Get used to it: The ongoing turbulence in the stock market will probably be with us for some time.
Even the most bullish strategists on Wall Street are in agreement that any near-term gains will likely come with bouts of volatility along the way.
It seems like every day presents more reasons for investors to be concerned. On Monday, stocks lost ground after British Prime Minister Theresa May, fearing a humiliating defeat, delayed the key parliamentary vote on her Brexit deal.
In recent weeks, markets have also been rocked by developments on trade, bond yields, Federal Reserve policy, and earnings.
“Everyone’s afraid that these headwinds are going to materialize faster and with more force,” Lori Heinel, the deputy chief investment officer at State Street Global Advisors, told Business Insider in a recent phone interview.
“That’s why things like the trade discussions become so electrifying, because if they start to look more dire than people internalize, that could be an even greater threat to the market.”
Heinel says the global economy is still on good footing, and the aforementioned threats are unlikely to culminate in a turn of the cycle before 2019. Her view is shared by other investors, some of whom are forecasting a downturn in 2020 at the earliest.
“A lot of what we’re seeing today is this kind of natural questioning about how long the recovery might be sustained, coupled with a recognition that many of the supportive policies are being pared back,” she said.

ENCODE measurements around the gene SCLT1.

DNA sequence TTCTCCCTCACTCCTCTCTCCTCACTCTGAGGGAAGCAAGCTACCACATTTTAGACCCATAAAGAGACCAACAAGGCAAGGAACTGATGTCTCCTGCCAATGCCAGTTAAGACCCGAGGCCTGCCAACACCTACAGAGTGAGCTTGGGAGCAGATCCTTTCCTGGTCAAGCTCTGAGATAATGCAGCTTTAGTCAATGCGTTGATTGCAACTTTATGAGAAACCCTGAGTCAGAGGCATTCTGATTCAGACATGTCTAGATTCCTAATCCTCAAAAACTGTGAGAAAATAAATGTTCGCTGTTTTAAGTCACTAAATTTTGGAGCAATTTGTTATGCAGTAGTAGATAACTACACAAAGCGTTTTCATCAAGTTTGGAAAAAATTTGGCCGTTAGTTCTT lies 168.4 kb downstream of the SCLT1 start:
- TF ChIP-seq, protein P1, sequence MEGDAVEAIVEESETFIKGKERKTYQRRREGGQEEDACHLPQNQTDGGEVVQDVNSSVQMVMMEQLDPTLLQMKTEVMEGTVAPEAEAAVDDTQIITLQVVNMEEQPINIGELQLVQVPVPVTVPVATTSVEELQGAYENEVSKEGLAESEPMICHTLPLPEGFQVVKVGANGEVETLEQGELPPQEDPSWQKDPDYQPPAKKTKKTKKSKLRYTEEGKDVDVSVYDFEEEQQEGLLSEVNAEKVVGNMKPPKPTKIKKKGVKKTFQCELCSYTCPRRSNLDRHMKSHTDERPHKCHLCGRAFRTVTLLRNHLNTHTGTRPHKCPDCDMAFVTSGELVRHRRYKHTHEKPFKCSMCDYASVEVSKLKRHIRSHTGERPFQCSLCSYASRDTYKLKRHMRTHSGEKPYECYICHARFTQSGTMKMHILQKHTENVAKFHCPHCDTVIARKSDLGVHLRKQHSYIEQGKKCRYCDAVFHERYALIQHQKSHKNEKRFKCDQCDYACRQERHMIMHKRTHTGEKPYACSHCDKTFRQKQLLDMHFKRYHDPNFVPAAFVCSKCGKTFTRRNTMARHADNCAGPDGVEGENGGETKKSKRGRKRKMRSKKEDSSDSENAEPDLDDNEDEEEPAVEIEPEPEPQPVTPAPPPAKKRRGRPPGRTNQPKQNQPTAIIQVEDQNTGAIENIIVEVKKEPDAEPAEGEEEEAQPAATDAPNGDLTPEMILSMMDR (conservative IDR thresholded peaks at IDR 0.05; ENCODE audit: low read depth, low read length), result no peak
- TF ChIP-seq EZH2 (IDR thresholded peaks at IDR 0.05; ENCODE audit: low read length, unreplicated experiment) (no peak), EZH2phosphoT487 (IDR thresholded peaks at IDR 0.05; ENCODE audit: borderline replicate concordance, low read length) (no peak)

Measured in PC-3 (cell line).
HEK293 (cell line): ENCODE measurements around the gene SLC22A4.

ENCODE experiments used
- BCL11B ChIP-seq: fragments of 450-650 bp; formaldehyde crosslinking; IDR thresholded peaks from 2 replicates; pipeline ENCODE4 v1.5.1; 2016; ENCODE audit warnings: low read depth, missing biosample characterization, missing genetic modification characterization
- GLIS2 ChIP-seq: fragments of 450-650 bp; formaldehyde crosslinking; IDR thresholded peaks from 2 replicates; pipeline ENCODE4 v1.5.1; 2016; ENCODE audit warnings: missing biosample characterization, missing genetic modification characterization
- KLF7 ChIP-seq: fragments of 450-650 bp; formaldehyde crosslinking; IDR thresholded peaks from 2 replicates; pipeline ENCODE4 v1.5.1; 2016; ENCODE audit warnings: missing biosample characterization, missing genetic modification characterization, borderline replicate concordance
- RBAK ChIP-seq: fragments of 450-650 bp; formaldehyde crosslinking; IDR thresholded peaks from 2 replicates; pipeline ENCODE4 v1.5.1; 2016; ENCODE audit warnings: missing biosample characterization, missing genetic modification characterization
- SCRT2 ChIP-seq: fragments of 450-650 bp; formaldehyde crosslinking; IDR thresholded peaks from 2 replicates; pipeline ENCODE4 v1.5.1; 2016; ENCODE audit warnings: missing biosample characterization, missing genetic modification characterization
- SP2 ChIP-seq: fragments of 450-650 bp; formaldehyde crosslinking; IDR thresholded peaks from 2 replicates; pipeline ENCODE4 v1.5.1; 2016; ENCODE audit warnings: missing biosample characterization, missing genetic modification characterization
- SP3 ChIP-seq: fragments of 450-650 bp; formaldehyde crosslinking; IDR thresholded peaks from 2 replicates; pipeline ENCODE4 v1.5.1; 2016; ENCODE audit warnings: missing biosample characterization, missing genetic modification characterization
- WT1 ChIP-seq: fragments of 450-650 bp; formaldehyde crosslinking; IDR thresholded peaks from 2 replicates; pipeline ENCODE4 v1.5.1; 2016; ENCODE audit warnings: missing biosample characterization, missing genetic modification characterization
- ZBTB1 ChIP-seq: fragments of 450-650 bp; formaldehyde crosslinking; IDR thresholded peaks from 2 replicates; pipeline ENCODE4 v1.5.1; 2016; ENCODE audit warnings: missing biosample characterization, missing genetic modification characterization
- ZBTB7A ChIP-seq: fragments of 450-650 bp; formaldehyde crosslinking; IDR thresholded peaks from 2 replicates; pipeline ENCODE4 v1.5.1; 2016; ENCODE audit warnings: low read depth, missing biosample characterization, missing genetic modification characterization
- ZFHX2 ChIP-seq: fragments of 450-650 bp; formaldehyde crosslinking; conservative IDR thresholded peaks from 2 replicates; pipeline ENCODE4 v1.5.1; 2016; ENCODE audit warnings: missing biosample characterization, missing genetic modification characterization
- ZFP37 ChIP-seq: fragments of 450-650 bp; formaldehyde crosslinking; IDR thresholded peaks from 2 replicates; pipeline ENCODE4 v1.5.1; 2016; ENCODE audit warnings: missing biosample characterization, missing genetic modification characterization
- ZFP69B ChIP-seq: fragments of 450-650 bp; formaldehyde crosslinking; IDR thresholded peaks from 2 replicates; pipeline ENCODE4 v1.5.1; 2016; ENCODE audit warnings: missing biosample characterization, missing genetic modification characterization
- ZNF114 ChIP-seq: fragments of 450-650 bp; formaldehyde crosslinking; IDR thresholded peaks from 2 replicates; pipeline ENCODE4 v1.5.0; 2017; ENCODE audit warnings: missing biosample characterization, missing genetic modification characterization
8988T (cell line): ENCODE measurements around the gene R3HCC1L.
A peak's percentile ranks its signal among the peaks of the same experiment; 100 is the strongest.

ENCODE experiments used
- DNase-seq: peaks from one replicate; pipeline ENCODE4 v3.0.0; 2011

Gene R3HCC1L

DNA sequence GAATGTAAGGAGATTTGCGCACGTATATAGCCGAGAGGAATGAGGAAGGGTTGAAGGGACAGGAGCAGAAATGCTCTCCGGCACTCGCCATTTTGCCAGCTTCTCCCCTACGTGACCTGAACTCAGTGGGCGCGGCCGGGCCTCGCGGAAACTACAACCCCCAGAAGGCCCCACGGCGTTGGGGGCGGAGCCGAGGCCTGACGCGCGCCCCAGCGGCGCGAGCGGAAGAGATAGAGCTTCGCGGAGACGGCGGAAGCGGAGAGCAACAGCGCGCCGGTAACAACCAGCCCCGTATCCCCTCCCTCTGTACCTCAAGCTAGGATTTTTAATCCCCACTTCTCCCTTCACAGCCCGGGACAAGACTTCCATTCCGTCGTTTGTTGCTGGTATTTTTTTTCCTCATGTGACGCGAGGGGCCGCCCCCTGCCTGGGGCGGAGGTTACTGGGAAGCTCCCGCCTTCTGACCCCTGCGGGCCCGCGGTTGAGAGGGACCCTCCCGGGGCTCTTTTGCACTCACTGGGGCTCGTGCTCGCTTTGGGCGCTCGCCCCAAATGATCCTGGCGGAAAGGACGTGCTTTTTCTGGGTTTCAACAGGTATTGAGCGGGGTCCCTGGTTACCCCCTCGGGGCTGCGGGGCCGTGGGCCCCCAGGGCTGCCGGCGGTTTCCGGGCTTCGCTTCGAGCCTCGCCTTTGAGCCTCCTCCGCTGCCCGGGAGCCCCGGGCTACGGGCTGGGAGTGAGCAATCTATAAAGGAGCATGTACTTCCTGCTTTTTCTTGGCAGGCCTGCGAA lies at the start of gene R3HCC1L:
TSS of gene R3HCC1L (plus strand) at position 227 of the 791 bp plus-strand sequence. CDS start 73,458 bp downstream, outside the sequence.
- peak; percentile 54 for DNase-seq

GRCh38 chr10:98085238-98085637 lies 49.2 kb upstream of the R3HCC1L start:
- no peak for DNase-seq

On its own, the uncertainty around the timing of the next crisis — as evidence of one builds — could be a source of sharp market moves going forward. But Heinel adds that the Federal Reserve’s transition from easy to restrictive monetary policy has been the underlying driver of volatility, and raises the risk of more turbulence ahead.
With this reality in mind, she offered the following recommendations to investors:
- Hold dry powder. The yields on cash and some short-dated fixed-income securities are in the region of 2% to 2.5%, providing investors an attractive alternative to many stocks. And for the first time since the financial crisis, numerous firms across Wall Street are recommending that investors increase their cash holdings. Cash could guard against losses that ensue in the stock market, as well as open up opportunities to buy stocks that plunge to more attractive price levels.
- Look at value-oriented stocks. During this bull-market run, investors largely shunned companies that traded at cheaper prices relative to their earnings for those with the strongest earnings-growth rates. But Heinel says it’s time to look into parts of the market that have not been bid up as much.
- Focus on regions with greater earnings visibility. Even though US stocks are more overvalued than emerging markets and Europe, Heinel says the geopolitical risks stateside are fewer.
- Be selective in fixed income. “We are still very, very underweight sovereign bonds, particularly non-US sovereign bonds, because we just don’t think there’s any yield to be had there.”